Weekly News Round-up (5/30/11-6/3/11)

June 07, 2011
Audrey Stokes Associate Product Manager, Education
Common Sense Media
San Francisco, CA
CATEGORIES Common Sense News

Common Sense Media searches the World Wide Web daily for news addressing topics like online privacy, cyberbullying, digital ethics, social networking and more! At the beginning of each week, Common Classroom highlights some of the top news in this Weekly News Round-Up Post.

Many social networkers and internet users are aware of the problem with online privacy. As mentioned last week, social networking is becoming a common tool among education, so staying current on the topic of web privacy is essential.

Obama Administration Tries ‘Carrot and Stick’ on Web Privacy

Obama administration will pursue a “carrot and stick” approach to enhanced privacy protection by pushing for a new law while encouraging industry to do a better job policing itself, a key policymaker said Thursday. (Wall Street Journal)

Popular websites leaking customer data

Three quarters of popular websites are leaking private information or users’ unique identifiers to third-party tracking sites, a new study has found. (TG Daily)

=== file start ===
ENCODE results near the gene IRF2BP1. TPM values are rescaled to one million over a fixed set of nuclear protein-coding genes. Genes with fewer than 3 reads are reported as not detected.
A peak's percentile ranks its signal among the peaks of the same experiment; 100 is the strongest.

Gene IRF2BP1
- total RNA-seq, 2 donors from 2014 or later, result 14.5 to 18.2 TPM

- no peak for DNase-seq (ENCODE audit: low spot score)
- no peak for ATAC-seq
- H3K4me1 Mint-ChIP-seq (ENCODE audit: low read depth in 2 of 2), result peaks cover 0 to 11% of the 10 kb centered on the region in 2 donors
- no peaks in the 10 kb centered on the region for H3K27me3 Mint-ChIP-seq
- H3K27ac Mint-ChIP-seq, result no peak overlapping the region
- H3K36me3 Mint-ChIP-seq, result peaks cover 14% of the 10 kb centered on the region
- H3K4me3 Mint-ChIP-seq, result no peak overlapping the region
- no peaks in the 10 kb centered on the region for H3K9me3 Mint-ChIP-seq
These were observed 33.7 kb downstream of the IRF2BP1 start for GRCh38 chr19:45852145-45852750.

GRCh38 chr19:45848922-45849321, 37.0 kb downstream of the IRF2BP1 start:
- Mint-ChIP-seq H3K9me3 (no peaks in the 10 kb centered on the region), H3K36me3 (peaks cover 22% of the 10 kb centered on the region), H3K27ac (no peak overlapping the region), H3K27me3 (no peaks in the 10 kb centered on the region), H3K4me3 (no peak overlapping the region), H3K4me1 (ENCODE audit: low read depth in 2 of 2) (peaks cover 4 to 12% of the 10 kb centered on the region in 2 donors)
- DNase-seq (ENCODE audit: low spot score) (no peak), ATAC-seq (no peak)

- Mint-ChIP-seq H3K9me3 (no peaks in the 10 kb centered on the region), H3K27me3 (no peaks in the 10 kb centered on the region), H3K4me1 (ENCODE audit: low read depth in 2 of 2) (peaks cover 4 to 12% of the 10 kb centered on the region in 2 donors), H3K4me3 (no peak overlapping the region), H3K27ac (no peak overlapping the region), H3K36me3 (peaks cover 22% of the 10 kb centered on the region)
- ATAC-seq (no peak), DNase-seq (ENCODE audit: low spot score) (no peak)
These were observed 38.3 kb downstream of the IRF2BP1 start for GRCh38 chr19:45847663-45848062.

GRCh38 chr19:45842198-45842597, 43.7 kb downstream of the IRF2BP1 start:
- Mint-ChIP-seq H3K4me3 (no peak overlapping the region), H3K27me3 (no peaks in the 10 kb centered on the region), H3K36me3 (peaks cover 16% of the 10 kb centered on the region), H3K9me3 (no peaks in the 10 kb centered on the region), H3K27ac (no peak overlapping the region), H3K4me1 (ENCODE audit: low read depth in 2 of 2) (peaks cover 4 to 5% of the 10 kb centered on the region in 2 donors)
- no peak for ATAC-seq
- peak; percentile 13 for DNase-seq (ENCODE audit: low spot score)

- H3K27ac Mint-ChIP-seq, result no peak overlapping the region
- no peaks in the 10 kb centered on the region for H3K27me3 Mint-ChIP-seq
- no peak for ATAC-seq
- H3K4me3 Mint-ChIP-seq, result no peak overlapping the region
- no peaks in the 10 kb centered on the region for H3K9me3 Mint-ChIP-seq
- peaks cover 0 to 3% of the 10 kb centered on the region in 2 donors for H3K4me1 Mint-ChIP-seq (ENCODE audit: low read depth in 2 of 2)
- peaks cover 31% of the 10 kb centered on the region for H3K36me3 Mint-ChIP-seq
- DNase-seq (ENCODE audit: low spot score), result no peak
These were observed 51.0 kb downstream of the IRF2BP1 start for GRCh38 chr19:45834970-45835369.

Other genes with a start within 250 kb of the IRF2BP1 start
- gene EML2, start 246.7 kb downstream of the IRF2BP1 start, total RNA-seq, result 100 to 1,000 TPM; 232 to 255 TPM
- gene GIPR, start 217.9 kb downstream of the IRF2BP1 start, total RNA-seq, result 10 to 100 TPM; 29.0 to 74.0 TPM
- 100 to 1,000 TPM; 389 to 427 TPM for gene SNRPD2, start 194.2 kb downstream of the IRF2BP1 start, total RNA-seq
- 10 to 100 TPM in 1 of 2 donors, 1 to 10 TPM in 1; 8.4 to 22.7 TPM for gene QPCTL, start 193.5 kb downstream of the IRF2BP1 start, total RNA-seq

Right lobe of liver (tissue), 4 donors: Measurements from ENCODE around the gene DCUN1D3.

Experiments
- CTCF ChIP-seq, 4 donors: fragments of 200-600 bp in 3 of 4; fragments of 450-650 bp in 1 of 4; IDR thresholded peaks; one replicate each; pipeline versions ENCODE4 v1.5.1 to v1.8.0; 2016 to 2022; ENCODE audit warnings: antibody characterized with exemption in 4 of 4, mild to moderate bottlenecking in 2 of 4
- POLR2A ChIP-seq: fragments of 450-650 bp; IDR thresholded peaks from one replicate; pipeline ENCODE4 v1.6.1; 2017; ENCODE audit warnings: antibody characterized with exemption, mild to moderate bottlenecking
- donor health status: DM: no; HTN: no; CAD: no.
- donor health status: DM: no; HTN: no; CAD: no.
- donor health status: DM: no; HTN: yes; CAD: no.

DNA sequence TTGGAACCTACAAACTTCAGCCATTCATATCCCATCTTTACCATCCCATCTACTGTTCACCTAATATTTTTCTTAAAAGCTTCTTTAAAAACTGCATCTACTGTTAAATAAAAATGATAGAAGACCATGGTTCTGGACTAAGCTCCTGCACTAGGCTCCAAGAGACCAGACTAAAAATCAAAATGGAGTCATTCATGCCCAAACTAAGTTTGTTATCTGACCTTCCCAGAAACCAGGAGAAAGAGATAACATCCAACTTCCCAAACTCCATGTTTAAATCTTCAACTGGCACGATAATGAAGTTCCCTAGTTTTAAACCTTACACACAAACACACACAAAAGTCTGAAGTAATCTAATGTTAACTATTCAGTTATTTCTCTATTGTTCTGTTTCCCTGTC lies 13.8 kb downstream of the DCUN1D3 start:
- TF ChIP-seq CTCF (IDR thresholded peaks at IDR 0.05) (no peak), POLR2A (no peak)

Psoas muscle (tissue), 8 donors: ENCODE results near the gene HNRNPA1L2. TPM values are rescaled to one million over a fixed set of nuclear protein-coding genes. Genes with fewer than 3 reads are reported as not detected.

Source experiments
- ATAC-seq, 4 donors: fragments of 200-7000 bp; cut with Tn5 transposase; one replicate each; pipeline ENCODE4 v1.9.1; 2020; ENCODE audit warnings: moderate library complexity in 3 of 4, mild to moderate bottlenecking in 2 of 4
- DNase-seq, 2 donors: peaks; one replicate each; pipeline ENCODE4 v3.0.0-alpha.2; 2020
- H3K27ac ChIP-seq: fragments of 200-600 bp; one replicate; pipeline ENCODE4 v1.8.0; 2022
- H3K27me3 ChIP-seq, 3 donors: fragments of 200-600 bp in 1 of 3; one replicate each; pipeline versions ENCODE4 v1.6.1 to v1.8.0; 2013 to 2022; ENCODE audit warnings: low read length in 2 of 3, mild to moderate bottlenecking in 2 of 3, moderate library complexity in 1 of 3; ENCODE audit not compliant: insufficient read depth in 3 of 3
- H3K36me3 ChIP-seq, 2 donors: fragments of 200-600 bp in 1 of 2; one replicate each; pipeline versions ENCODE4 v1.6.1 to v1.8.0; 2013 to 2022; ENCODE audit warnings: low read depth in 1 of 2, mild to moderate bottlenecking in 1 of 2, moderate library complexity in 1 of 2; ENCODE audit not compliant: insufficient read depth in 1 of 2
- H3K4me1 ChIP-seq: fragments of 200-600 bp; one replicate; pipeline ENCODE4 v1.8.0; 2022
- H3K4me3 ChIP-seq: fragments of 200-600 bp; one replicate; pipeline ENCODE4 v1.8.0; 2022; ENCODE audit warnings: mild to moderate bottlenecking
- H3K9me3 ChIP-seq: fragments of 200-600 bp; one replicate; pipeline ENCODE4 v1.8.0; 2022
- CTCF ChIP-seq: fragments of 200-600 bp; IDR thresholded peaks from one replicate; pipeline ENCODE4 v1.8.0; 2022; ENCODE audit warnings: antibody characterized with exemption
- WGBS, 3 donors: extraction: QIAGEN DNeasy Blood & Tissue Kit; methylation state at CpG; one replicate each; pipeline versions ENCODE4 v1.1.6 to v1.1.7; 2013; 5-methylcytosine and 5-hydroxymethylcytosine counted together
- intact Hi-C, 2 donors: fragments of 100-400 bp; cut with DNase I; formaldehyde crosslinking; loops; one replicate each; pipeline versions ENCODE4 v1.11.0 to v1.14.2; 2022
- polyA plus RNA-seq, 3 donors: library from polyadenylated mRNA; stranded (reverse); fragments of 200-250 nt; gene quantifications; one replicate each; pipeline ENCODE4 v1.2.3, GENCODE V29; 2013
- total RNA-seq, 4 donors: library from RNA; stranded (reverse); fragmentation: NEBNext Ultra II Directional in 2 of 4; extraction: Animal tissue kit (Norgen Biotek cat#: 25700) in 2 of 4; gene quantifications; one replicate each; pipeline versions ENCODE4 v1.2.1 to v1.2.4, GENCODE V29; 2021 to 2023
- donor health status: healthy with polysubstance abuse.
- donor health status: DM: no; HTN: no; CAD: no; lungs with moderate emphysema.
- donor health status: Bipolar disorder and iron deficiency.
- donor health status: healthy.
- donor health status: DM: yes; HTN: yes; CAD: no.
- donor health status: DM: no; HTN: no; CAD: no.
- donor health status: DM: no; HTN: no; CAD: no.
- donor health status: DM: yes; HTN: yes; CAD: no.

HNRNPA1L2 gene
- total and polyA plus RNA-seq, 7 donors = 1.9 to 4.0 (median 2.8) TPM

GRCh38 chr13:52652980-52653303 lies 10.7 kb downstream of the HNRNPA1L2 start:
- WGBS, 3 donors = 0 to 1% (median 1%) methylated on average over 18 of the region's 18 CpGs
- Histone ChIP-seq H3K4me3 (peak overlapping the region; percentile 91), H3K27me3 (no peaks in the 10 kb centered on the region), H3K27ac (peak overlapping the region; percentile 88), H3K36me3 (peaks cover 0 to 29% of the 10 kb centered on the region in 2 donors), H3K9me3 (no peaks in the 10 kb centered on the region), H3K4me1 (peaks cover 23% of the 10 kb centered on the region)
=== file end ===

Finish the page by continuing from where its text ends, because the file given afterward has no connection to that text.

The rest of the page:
Internet Businesses Must Respect Users’ Privacy

Throughout cyberspace, almost 2 billion Web surfers post, share, friend, follow, buy, sell and trade. Because of invaluable Internet technology, the world is at our fingertips. Vast quantities of data are available with a tap or a click. (Bloomberg)

Online photos often give away your location

If you’re one of the millions of smartphone users who post pictures online, you may be putting up more than you think. There’s more than meets the eye with photo uploads. (CBS News)

8 senators don’t vote on Internet privacy bill

State legislation that would have strengthened privacy protections for users of social-networking sites such as Facebook, Twitter and fell five votes short last week, with eight senators failing to vote. (SFGate)

Our online digital world lets kids connect with family and friends and consume, create, and share enormous amounts of content. It also lets companies track kids and collect their personal information. Learn how you can get involved and help protect kids from online tracking over on DoNotTrackKids.Org